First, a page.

Librarian of Congress shares why Lionel Richie is perfect pick for Gershwin Prize

Hear our full conversation on my podcast “Beyond the Fame.”

WTOP's Jason Fraley previews tonight's Gershwin Prize for Lionel Richie (Part 1)

The Library of Congress is handing out its annual Gershwin Prize for Popular Song.

Lionel Richie will receive the honor Wednesday night in the nation’s capital in a special taping at DAR Constitution Hall that will be broadcast on PBS on Tuesday, May 17.

“I’m actually getting goosebumps because it’s one of my favorite artists, but everyone’s favorites, the superstar Lionel Richie,” Librarian of Congress Carla Hayden told WTOP.

Past recipients include Paul Simon (2007), Stevie Wonder (2009), Paul McCartney (2010), Burt Bacharach & Hal David (2012), Carole King (2013), Billy Joel (2014), Willie Nelson (2015), Smokey Robinson (2016), Tony Bennett (2017), Gloria & Emilio Estefan (2019) and Garth Brooks (2012), who all provide input into who should be the next honoree each year.

“They get a say,” Hayden said. “These are all superstars, but they respect each other’s achievement in popular music. … When you think about all these people giving input into who they think should win the highest honor in achievement in popular music, you have an all-star selection process and group — and you end up with an all-star like Lionel Richie.”

Richie’s prolific career ranges from his group The Commodores to his solo hits.

“I remember when some of those songs came out, of course, ‘Brick House,’ but also ‘Three Times a Lady’ and ‘Easy’ at the same time he was with The Commodores,” Hayden said. “Then when he went solo, my goodness, ‘Endless Love,’ ‘All Night Long,’ ‘Hello,’ ‘Say You, Say Me,’ and ‘Dancing on the Ceiling,’ then he co-wrote ‘We Are the World.'”

As always, the star-studded concert will include an array of special guest performers.

“We’re really excited because there’s going to be performances by previous honoree Gloria Estefan, Boyz II Men, all of them, Luke Bryan, Chris Stapleton, Andra Day, Miguel, Yolanda Adams and a special performance by Mr. Richie himself,” Hayden said.

Indeed, the event ends with a grand finale performance by the actual recipient.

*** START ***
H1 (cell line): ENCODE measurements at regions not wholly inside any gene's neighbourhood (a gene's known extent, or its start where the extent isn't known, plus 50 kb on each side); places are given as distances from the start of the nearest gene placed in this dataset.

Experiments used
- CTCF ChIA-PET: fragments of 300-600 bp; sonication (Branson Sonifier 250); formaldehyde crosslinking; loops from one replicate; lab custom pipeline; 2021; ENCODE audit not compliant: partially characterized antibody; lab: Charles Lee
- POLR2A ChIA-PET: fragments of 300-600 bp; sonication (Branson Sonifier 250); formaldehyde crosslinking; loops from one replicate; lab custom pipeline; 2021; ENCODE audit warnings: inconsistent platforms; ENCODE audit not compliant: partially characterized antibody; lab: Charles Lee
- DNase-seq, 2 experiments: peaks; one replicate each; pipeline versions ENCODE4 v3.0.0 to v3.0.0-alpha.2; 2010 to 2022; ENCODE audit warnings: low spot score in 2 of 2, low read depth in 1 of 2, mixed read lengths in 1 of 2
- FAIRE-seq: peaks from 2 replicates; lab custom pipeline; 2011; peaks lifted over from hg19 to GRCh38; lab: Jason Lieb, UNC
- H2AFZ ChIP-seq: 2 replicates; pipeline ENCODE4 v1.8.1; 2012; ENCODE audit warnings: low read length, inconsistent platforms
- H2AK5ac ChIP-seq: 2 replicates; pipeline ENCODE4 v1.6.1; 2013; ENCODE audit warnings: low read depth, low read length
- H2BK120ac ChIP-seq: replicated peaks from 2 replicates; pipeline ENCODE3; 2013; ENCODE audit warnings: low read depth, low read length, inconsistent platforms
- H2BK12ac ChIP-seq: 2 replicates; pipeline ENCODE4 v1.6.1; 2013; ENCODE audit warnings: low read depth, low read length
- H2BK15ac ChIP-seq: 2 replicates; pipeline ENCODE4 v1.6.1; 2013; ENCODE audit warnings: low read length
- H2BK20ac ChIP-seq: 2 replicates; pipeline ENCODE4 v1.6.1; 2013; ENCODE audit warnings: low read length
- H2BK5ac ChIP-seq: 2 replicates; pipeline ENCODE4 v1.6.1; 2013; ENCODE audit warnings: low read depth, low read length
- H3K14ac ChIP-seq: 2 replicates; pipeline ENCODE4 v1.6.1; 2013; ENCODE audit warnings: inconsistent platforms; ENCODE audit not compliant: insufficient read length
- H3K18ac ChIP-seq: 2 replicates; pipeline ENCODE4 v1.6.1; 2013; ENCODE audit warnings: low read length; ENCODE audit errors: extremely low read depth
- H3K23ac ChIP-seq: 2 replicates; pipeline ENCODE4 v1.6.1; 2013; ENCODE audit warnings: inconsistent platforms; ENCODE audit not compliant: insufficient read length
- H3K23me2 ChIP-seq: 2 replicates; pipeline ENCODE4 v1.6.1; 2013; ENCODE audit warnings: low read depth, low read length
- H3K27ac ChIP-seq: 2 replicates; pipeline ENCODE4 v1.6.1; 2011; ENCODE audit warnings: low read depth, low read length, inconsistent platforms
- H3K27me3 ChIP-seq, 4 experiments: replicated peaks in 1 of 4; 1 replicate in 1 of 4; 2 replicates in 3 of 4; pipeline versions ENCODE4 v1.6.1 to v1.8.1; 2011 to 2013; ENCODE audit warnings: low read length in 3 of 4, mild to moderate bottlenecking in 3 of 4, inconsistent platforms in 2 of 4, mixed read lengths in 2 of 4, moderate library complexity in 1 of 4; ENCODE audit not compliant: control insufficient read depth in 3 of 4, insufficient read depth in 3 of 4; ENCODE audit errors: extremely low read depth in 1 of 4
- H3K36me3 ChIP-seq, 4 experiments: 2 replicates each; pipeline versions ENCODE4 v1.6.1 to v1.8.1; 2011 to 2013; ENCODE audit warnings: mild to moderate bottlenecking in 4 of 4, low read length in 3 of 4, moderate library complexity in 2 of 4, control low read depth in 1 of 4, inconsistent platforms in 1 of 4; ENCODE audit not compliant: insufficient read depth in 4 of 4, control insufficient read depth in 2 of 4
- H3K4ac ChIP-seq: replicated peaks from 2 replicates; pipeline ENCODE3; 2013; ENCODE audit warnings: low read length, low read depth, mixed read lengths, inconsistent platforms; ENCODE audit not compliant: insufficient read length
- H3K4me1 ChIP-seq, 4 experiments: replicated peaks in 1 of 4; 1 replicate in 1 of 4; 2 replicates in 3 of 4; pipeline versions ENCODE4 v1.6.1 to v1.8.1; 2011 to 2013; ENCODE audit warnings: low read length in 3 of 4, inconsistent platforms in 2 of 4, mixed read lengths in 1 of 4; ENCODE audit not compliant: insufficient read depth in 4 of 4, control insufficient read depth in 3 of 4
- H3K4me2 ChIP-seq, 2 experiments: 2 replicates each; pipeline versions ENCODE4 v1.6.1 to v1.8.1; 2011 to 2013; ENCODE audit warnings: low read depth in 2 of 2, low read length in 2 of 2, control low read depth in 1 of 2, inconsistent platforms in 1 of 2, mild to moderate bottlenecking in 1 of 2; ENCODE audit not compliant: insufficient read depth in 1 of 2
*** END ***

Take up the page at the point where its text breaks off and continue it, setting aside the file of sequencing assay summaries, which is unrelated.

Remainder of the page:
“He wanted to do, especially at this time and we know it’ll be just as relevant during the broadcast, ‘We Are the World’ — he specifically wanted to be the one to perform that and he’ll probably bring on some of the other performers to help him with that,” Hayden said. “Then we all said, ‘Please, sir, you’ve got to do ‘All Night Long’ as a wrap-up!’”

Richie has had quite the memorable past few years. In 2017, he was honored at the Kennedy Center Honors; in 2018, he became a judge on “American Idol;” and earlier this year, he was nominated for the Rock & Roll Hall of Fame with winners announced in May.

“What Mr. Richie is doing now as a judge on ‘American Idol,’ he is mentoring other young artists,” Hayden said. “With all of his fame and achievement, he’s still helping others.”

Hayden knows a thing or two about helping future generations at the Library of Congress.

“I’m the first person of color to be Librarian of Congress since 1802 and I’m also the first woman,” Hayden said. “It’s significant because librarianship is a female-dominated profession. About 85 to 90% of people who work in libraries are female. … Then as a person of color … people that looked like me were forbidden by law to learn how to read.”

She’s always loved reading and music as her father recorded with The Chi-Lites.

“You can hear him playing violin on some of The Chi-Lites songs,” Hayden said. “That was Dad! … So, it’s a special treat for me to be involved with the Gershwin Prize.”

Wednesday marks the first Gershwin Prize ceremony since March 2020.

“Right before the pandemic, literally a week before, we had Garth Brooks and he just was magnificent, he brought people together, we had bipartisan karaoke,” Hayden said. “For the first Gershwin after the pandemic to have Lionel Richie, who is just as magnificent and can bring people together with music, there will be more bipartisan karaoke.”

WTOP's Jason Fraley previews tonight's Gershwin Prize for Lionel Richie (Part 2)

Hear our full conversation on my podcast “Beyond the Fame.”

Jason Fraley

Hailed by The Washington Post for “his savantlike ability to name every Best Picture winner in history," Jason Fraley began at WTOP as Morning Drive Writer in 2008, film critic in 2011 and Entertainment Editor in 2014, providing daily arts coverage on-air and online.

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